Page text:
News & Awards Mississippi Classrooms Work to Integrate the Arts


June, 2008  |  Delta Democrat Times


Math classrooms across Greenville, MS transformed two years ago. Fifth grade geometry students at Melissa Manning Elementary chanted and moved in patterns instead of memorizing facts. Sixth graders at Matty Akin learned about negative and positive numbers by dancing along a number line, not filling out worksheets. And as teachers abandoned their traditional techniques in favor of arts-based methods, student enthusiasm and achievement soared.

The woman behind the was Marcia Daft, a Washington, D.C.-based educational consultant who specializes in using the arts to teach math, as well as language arts, social studies and science. Daft has spent four weeks in Greenville over the last two years, showing local educators how to employ chanting games to promote literacy, dance routines to demonstrate scientific processes, and group movement to teach math. Earlier this month, she was back for a final series of workshops in which she reinforced concepts to teachers who experienced her workshops before and revealed her secrets to educators who were new to her techniques.

“Every classroom learns better if the arts are part of the learning process. That transcends private school-public school differences, economic differences, and even language differences,” said Daft, whose visits to Greenville were funded by a grant from the Kennedy Center for the Performing Arts in Washington. Arts integration promotes learning is by involving all students. In the model lesson Daft recently led, each of 12 students offered suggestions for a class poem about the joys of summer. When Daft asked for volunteers to read the finished poem aloud, all hands shot up.

Chandra Gilmore, a fifth grade teacher at Manning who has worked with Daft since she first came to Greenville, said this level of student participation is normal in an arts-integrated classroom. When Gilmore began using rhythm, drama, and movement in her math lessons, she observed improvement in slower students who had previously avoided participating in class.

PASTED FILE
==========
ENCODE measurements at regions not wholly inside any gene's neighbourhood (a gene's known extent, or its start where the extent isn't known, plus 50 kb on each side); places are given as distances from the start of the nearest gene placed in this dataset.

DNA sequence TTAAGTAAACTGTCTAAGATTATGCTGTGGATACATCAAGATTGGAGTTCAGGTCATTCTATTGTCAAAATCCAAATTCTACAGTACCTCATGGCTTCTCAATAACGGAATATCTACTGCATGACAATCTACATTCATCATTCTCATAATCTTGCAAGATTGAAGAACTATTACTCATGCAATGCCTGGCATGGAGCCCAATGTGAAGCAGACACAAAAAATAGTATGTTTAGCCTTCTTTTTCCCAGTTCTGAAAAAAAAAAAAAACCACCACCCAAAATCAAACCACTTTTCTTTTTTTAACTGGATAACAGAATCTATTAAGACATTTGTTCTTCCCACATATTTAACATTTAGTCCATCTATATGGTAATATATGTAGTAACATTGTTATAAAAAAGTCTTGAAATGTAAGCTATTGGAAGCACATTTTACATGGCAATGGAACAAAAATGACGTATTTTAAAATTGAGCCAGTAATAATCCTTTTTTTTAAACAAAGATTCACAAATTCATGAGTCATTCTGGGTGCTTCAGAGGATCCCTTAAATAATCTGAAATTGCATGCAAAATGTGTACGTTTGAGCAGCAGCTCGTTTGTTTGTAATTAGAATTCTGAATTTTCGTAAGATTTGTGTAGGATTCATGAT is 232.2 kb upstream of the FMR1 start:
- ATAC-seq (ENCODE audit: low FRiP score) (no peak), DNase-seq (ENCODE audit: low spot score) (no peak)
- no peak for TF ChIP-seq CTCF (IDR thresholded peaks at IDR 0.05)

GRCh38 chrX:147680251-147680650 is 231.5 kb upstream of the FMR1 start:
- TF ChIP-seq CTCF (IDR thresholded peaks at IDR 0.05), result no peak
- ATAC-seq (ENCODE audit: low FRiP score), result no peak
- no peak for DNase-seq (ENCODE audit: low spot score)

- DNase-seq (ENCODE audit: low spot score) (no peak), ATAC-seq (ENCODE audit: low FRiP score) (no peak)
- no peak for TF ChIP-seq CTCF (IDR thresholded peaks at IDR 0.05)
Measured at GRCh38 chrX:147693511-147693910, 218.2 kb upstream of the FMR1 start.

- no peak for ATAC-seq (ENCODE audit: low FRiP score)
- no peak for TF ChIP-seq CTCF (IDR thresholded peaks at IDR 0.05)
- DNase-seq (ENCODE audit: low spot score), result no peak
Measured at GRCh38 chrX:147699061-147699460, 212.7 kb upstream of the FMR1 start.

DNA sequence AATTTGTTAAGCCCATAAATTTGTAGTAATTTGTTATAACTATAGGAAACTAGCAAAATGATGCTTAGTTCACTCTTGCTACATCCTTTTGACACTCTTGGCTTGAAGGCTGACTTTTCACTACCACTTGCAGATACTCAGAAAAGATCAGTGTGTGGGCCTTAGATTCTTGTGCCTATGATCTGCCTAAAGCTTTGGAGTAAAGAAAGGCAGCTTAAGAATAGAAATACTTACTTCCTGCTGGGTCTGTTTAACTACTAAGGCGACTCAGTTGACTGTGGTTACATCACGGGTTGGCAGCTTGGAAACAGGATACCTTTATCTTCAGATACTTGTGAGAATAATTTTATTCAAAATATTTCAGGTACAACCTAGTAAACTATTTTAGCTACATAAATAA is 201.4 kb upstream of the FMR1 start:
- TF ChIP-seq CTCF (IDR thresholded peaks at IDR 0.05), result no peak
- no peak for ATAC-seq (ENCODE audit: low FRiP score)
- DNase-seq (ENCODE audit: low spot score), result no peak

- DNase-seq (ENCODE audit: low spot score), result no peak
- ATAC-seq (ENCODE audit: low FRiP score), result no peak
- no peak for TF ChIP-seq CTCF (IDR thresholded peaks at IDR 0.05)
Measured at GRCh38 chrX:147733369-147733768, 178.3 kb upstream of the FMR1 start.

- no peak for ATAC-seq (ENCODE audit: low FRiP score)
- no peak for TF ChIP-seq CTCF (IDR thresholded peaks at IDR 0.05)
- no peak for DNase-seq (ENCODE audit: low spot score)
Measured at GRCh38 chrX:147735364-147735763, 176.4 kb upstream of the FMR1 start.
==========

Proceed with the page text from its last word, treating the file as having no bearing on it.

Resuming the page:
One of the most noticeable benefits of arts-integrated education, according to Daft, is the increased amount of information that students remember after a lesson. “I could give them 10 worksheets, and there wouldn’t be the same retention,” said Daft. Jeannie West, who teaches sixth grade at Akin, said that she saw a 20-point improvement in test scores for the algebra concepts she taught using Daft’s methods.

Students also notice the advantages of learning while dancing, singing, and composing poetry. Kayla Lockridge, 8, an Akin student, said she learns more from Daft’s style of teaching than she does from sitting at her desk, listening to a teacher talk. “Miss Marcia makes learning fun,” said Lockridge, one of the first and second grade students who participated in Daft’s model lessons.

The success of arts-integrated teaching comes at a price, as Daft’s techniques are challenging for teachers to master. Her workshops lasted a week each and consist of 30 hours of instruction, lesson modeling, practice and one-on-one coaching during the day, followed by homework in the evenings. Even this intense training is not enough, though. Daft said that teachers should be exposed to 50 hours of training before they are fully ready to integrate arts into their classroom.

The largest barrier to arts integration, Daft said, is classroom management, though not in the traditional sense. Students in arts-integrated classrooms do not lose control out of boredom, as they often do in a conventional, sit-in-your-seats-and-learn environments. Instead, students become so excited about what they are learning that teachers have trouble managing the enthusiasm in the classroom.

The Greenville Arts Council wants teachers — even those who were not participants in Daft’s workshops — to use her techniques in the years to come. “We have been asking ourselves, ’How are we going to sustain this?”’ said Dr. Kathryn Lewis, executive director of the Greenville Arts Council, which wrote the grant to bring Daft to Greenville. The GAC has come up with two strategies to guarantee that Greenville’s children continue dancing and singing their way to increased comprehension. First, teachers who have mastered Daft’s techniques will train those who missed out on Daft’s workshops. Second, the GAC plans to work with local administrators to develop an arts-based curriculum for the entire Greenville Public School District. The council has applied for another Kennedy Center grant to fund the project.

“You gotta have support to really teach this way,” said Lewis.



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